How fine arts electives create the finest students : a qualitative case study.


Access rights

No access – contact

Journal Title

Journal ISSN

Volume Title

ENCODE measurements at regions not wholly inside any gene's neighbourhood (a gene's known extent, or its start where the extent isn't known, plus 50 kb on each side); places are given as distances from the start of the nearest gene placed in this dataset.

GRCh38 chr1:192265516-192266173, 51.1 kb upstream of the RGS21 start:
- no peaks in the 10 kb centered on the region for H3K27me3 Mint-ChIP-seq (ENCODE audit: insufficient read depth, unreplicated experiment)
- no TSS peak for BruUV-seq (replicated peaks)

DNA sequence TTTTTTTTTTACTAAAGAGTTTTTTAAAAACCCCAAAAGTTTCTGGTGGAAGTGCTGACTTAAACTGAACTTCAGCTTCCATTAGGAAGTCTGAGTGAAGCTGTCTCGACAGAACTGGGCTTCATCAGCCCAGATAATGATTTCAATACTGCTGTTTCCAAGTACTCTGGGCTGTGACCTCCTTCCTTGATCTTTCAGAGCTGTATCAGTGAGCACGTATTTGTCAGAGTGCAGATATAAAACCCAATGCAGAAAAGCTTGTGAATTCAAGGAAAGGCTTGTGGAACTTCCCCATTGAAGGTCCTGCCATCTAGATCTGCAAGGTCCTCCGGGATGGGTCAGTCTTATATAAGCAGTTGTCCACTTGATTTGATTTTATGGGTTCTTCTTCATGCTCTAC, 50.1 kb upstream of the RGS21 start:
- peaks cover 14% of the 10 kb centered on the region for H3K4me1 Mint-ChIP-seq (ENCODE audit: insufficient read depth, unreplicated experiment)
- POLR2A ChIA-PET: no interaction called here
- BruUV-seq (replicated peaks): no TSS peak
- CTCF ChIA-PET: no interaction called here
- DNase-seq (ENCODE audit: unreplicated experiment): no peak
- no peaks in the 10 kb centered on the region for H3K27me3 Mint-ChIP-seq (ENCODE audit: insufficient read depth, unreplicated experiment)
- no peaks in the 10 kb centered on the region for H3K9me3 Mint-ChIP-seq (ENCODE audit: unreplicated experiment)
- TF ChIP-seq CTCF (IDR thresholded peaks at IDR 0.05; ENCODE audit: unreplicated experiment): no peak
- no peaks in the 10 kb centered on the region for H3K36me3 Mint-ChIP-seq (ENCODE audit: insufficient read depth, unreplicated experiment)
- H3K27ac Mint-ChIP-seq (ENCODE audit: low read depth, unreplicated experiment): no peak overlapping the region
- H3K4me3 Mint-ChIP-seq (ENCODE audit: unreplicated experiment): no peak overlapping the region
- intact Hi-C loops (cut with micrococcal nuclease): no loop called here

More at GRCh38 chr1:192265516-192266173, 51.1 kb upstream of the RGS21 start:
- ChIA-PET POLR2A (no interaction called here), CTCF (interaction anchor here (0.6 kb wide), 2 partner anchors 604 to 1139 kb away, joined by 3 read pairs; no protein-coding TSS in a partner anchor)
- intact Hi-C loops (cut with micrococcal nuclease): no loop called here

The lack of fine art courses offered to non-art majors at liberal arts colleges hinders students’ growth and development of 21st-century skills. It is well-established that the arts provide invaluable experiences that broaden students’ perspectives and prepare them for the increasingly globalized workforce. This study explored how the arts and design thinking helps undergraduate university students develop 21st-century skills. Specifically, it investigated the experiences of non-art majors taking a fine arts elective to gain insight into how artmaking promoted or restricted design thinking strategies. This study used a qualitative single case study research design informed by design thinking principles and a constructivist theoretical framework. Over the course of one semester, data collection followed a three-step process, including observations, interviews, and an end-of-semester survey. Uninterrupted observations occurred in person at the beginning of the semester. The setting for observations comprised of three fine art classrooms at a liberal arts college. Afterward, using a snowball sampling process, three students from each class observed participated in one-on-one interviews via Zoom. Finally, participant responses to a reflective electronic survey at the end of the semester completed the data collection process. The results provided evidence for student acquisition of 21st-century skills and revealed their eagerness to continue exploring the arts. The research findings provide evidence that exposure to fine arts electives helped non-art majors engage in reflection, develop critical thinking skills and emotional intelligence, and learn to collaborate with others from different backgrounds through the design thinking and creative processes. Additionally, participants identified that exposure to the fine arts expanded their emotional intelligence and worldviews, improving creative problem-solving skills, and developing increased confidence and desire for personal growth. Consequently, the findings of this study indicated the need for more fine art course offerings specifically accessible to non-art majors, as well as an opportunity for interdisciplinary cross-departmental collaboration through arts integration.